The VC sector had almost come to a standstill after the aforementioned circular of RBI dated April 6, 2018, which prohibited the entities regulated by it from dealing in VCs. It lead to many VC exchanges shutting down in India or shifting overseas. It created an uproar in the VC sector which lead to the circular being challenged by way of several writ petitions. The matter was finally heard by the apex court in the matter of Internet and Mobile Association of India vs. Reserve Bank of India. The Supreme Court was of the view that till date,

RBI has not come out with a stand that any of the entities regulated by it namely, the nationalized banks/scheduled commercial banks/cooperative banks/NBFCs has suffered any loss or adverse effect directly or indirectly, on account of the interface that the VC exchanges had with any of them. Citing another decision by the hon’ble court, the apex court stated that there must have been at least some empirical data about the degree of harm suffered by the regulated entities (after establishing that they were harmed). In light of the aforementioned reasoning, the apex court set aside the impugned RBI circular dated April 6, 2018.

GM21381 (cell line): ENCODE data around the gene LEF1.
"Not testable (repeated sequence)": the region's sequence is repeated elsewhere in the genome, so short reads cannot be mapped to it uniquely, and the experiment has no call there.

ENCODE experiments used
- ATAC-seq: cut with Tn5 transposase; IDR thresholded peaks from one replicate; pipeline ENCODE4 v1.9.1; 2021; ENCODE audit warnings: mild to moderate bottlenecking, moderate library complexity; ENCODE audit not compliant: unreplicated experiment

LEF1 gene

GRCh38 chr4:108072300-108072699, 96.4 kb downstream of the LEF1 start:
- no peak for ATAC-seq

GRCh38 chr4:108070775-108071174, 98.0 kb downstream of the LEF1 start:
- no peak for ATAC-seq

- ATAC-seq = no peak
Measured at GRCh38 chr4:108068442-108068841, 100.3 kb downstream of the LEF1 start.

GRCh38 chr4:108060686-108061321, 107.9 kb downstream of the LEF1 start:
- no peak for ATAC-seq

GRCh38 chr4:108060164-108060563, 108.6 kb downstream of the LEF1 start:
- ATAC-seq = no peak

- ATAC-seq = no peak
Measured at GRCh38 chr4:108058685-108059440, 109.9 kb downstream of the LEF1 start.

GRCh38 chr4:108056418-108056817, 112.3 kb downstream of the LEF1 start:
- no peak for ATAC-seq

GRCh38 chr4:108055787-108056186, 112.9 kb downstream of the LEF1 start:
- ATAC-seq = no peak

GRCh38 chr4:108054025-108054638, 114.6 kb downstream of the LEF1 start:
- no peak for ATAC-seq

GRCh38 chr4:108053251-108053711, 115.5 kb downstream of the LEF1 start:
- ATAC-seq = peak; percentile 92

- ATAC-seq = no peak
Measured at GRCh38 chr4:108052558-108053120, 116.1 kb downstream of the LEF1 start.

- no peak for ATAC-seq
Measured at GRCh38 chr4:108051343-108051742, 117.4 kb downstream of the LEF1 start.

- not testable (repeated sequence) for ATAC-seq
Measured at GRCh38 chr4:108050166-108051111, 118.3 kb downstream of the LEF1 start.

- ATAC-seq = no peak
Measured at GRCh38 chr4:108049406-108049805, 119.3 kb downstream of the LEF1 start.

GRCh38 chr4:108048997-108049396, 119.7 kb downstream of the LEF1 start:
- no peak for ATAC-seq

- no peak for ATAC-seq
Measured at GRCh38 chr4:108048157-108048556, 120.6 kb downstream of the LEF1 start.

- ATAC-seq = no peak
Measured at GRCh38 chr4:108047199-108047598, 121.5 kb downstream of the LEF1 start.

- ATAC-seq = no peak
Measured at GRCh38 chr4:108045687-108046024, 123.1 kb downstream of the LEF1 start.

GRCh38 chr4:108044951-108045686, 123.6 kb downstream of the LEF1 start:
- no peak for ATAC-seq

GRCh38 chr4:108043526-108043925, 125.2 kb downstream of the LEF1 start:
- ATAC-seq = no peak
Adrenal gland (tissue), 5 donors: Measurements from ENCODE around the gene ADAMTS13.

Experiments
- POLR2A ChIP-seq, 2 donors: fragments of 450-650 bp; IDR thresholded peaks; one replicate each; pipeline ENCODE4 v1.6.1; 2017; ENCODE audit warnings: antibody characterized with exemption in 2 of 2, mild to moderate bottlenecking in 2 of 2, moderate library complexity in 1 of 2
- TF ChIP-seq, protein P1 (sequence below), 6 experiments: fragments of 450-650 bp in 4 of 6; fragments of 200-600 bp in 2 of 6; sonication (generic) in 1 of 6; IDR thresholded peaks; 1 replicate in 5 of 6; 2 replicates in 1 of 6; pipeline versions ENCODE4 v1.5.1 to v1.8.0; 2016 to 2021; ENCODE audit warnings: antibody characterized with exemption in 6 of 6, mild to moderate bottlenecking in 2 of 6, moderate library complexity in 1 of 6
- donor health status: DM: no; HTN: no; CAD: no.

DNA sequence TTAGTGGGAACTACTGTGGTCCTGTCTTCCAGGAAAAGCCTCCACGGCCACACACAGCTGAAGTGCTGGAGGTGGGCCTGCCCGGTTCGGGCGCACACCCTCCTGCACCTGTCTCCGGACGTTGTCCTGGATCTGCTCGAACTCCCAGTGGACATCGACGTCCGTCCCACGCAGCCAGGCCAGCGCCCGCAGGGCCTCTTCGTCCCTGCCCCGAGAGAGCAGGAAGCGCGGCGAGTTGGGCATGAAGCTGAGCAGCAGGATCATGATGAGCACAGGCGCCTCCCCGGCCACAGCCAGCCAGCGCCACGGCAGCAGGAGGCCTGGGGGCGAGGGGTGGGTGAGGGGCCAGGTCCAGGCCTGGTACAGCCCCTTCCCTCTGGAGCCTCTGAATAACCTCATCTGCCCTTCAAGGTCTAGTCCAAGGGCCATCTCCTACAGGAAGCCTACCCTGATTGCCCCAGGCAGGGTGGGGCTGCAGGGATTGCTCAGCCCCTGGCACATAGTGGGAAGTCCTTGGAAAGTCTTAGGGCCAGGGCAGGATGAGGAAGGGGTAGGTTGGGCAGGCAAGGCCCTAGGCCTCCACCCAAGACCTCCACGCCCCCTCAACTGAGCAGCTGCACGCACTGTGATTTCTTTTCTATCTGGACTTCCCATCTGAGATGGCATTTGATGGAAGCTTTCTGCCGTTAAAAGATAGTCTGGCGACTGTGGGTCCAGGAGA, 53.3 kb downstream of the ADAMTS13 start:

There have been reports suggesting that RBI intends to file a review petition against Supreme Court’s judgement, setting aside April 6, 2018 circular of RBI. However, there have also been reports suggesting that recently, RBI in response to an RTI, has clarified that there is no prohibition on banks in providing accounts to traders dealing with virtual currencies. However, we are yet to see if RBI comes up with a revised circular in light of the apex court judgement. Amidst lack of clarity from the regulator, the Indian VC market has been swiftly growing with several cryptocurrency exchanges reporting upsurge in users, trading volume and new cryptocurrency exchanges opening in India.

Despite the fact that the April 6, 2018 circular has been set aside by the apex court, the biggest battle for the VC sector continues to be absence of a clear legal framework considering that the Crypto Bill is pending in the parliament. Amidst this lack of clarity from the RBI and government, banks had continued to show their distrust towards VC and many banks had denied their services to crypto currency sector players. RBI’s response to the RTI may act as a beacon of light and may pave way for banks serving cryptocurrency players without hurdle.